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Introducing IAsyncDisposable

September 17th, 2019 Posted in C# | Comments

Being sometimes required to call a particular method before an object is disposed emits a pungent code smell. In particular recently reviewed code, invoking an asynchronous Flush() method was sometimes necessary before a MyStream object was disposed, because asynchronous methods would be otherwise called from Dispose(), which does not wait for completion of those asynchronous methods.

An exception encountered with the following code sample motivates the workaround described above:

using System;
using System.IO;
using System.Threading;
using System.Threading.Tasks;
class MyService : IDisposable
{
  private MemoryStream ms;
  public MyService(MyStream myStream)
  {
    ms = myStream.GetStream();
  }
  public async Task WriteAsync(string s)
  {
    byte[] buf = System.Text.Encoding.ASCII.GetBytes(s);
    await ms.WriteAsync(buf, 0, s.Length);
  }
  public async Task Flush()
  {
    try
    {
      await Task.Delay(50);
      int length = (int)ms.Length;
      byte[] buf = new byte[length];
      ms.Seek(0, System.IO.SeekOrigin.Begin);
      await ms.ReadAsync(buf, 0, length);
      foreach (byte b in buf)
        Console.Write((char)b);
      Console.WriteLine("");
    }
    catch (Exception ex)
    {
      Console.WriteLine(ex.ToString());
    }
    Program.Done();
  }
  public async void Dispose()
  {
    await Flush();
  }
}
class MyStream : IDisposable
{
  MemoryStream ms = new MemoryStream();
  public MemoryStream GetStream()
  {
    return ms;
  }
  public void Dispose()
  {
    ms.Close();
  }
}
class Program
{
  private static EventWaitHandle ewh = 
    new EventWaitHandle(false, EventResetMode.ManualReset);
  public static void Done()
  {
    ewh.Set();
  }
  public static async void Run()
  {
    using (var myStream = new MyStream())
    {
      using (var myService = new MyService(myStream))
      {
        await myService.WriteAsync("success");
      }
    }
  }
  public static void Main(string[] args)
  {
    Run();
    ewh.WaitOne();
  }
}

Calling async methods from Dispose(), which is non-async or async void, potentially causes the following exception:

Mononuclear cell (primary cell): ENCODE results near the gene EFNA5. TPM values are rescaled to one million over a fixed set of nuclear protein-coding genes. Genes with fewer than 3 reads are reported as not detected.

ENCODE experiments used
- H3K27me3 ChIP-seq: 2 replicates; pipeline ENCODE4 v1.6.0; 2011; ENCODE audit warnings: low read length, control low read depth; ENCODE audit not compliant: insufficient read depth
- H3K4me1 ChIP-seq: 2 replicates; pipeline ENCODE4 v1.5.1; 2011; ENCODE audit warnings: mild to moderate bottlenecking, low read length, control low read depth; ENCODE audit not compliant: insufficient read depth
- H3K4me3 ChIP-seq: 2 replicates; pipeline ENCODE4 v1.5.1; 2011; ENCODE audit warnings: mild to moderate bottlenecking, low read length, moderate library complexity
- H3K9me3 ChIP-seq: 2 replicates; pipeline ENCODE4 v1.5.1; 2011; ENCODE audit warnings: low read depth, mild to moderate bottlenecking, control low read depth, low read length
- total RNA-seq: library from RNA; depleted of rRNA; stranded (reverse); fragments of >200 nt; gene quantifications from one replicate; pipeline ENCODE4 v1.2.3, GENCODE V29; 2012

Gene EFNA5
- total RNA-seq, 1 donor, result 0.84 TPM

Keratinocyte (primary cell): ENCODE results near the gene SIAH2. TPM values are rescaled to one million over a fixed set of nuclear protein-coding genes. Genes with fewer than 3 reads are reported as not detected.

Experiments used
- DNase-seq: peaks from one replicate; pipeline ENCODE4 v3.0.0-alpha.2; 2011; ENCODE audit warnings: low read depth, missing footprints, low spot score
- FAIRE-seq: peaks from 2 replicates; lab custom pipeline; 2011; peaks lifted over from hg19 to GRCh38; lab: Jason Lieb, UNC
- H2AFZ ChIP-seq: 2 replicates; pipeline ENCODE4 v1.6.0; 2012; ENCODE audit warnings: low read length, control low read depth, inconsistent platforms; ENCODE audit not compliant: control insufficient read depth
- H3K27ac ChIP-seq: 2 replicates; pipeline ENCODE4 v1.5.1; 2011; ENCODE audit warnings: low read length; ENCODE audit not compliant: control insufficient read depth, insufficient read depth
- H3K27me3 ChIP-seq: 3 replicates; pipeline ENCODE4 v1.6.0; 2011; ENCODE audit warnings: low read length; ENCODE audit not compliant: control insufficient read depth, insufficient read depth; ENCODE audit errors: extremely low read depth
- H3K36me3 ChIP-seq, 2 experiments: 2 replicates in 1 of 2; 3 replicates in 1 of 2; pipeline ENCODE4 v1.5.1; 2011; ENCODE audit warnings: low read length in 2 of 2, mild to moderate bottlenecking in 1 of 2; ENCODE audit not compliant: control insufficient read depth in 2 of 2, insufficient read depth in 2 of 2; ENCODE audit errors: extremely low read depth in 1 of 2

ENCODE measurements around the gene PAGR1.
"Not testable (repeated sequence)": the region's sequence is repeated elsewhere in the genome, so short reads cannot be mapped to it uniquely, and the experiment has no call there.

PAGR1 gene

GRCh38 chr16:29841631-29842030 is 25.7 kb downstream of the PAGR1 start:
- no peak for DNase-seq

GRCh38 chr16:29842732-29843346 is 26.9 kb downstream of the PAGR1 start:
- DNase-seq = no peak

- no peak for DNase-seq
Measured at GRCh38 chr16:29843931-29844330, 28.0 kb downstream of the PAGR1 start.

System.ObjectDisposedException: Cannot access a closed Stream.
        at System.IO.MemoryStream.get_Length()
        at MyService.Flush() in ...\Program.cs:line 22

The exception is caused by Flush() accessing the Length property of a MemoryStream object that has already been disposed. Although the lifetime of myStream is expected to encompass that of myService, the Flush() method is not actually performed until after the myStream object is invalidated by MyStream.Dispose().

MyService.Dispose() does not wait for Flush() to complete even though “async” is added to the MyService.Dispose() method signature and await is used on the Flush() call.1

Also, async void is “generally discouraged for code other than event handlers.”2

A workaround implemented in recently reviewed source code removed the Flush() call from the Dispose() method and introduced an IsFlushBeforeDisposeRequired() method. Then, all instances of the following code snippet:

    using (var myService = new MyService(myStream))
    {
      await myService.WriteAsync("success");
    }

were updated to the following:

    using (var myService = new MyService(myStream))
    {
      await myService.WriteAsync("success");
      if (myService.IsFlushBeforeDisposeRequired())
        await myService.Flush();
    }

Having to repeatedly check whether to call Flush() wherever MyService is disposed stinks! Simply calling Flush(), even if it is empty for derived classes of MyService also stinks!

System.IAsyncDisposable, introduced in .NET Standard 2.1 and .NET Core 3.0, addresses these code smells. async functions can be safely called from DisposeAsync(), which is a method of IAsyncDisposable, and boilerplate cleanup code can be avoided in using-blocks.

The following code is the above code updated to use IAsyncDisposable and works as expected by outputting “success” rather than an exception message:

using System;